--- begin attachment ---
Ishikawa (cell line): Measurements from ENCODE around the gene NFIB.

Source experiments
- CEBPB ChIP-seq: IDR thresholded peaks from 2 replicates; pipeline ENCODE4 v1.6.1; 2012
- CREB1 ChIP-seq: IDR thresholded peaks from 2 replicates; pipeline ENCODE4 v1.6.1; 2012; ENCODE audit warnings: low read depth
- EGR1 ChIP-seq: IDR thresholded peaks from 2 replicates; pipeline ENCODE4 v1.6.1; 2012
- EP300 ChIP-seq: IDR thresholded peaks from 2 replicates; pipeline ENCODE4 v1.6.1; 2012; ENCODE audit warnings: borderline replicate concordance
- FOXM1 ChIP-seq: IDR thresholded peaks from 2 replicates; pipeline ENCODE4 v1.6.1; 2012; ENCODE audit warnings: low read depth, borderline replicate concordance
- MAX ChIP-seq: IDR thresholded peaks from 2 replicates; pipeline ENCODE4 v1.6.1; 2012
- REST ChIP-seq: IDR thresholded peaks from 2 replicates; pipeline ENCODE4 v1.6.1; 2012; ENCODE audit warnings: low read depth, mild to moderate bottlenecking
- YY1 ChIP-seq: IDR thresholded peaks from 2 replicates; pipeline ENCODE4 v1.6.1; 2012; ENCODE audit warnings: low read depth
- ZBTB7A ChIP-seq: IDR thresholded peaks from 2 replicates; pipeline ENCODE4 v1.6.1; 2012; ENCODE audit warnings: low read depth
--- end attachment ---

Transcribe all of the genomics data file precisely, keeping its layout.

Ishikawa (cell line): Measurements from ENCODE around the gene NFIB.

Source experiments
- CEBPB ChIP-seq: IDR thresholded peaks from 2 replicates; pipeline ENCODE4 v1.6.1; 2012
- CREB1 ChIP-seq: IDR thresholded peaks from 2 replicates; pipeline ENCODE4 v1.6.1; 2012; ENCODE audit warnings: low read depth
- EGR1 ChIP-seq: IDR thresholded peaks from 2 replicates; pipeline ENCODE4 v1.6.1; 2012
- EP300 ChIP-seq: IDR thresholded peaks from 2 replicates; pipeline ENCODE4 v1.6.1; 2012; ENCODE audit warnings: borderline replicate concordance
- FOXM1 ChIP-seq: IDR thresholded peaks from 2 replicates; pipeline ENCODE4 v1.6.1; 2012; ENCODE audit warnings: low read depth, borderline replicate concordance
- MAX ChIP-seq: IDR thresholded peaks from 2 replicates; pipeline ENCODE4 v1.6.1; 2012
- REST ChIP-seq: IDR thresholded peaks from 2 replicates; pipeline ENCODE4 v1.6.1; 2012; ENCODE audit warnings: low read depth, mild to moderate bottlenecking
- YY1 ChIP-seq: IDR thresholded peaks from 2 replicates; pipeline ENCODE4 v1.6.1; 2012; ENCODE audit warnings: low read depth
- ZBTB7A ChIP-seq: IDR thresholded peaks from 2 replicates; pipeline ENCODE4 v1.6.1; 2012; ENCODE audit warnings: low read depth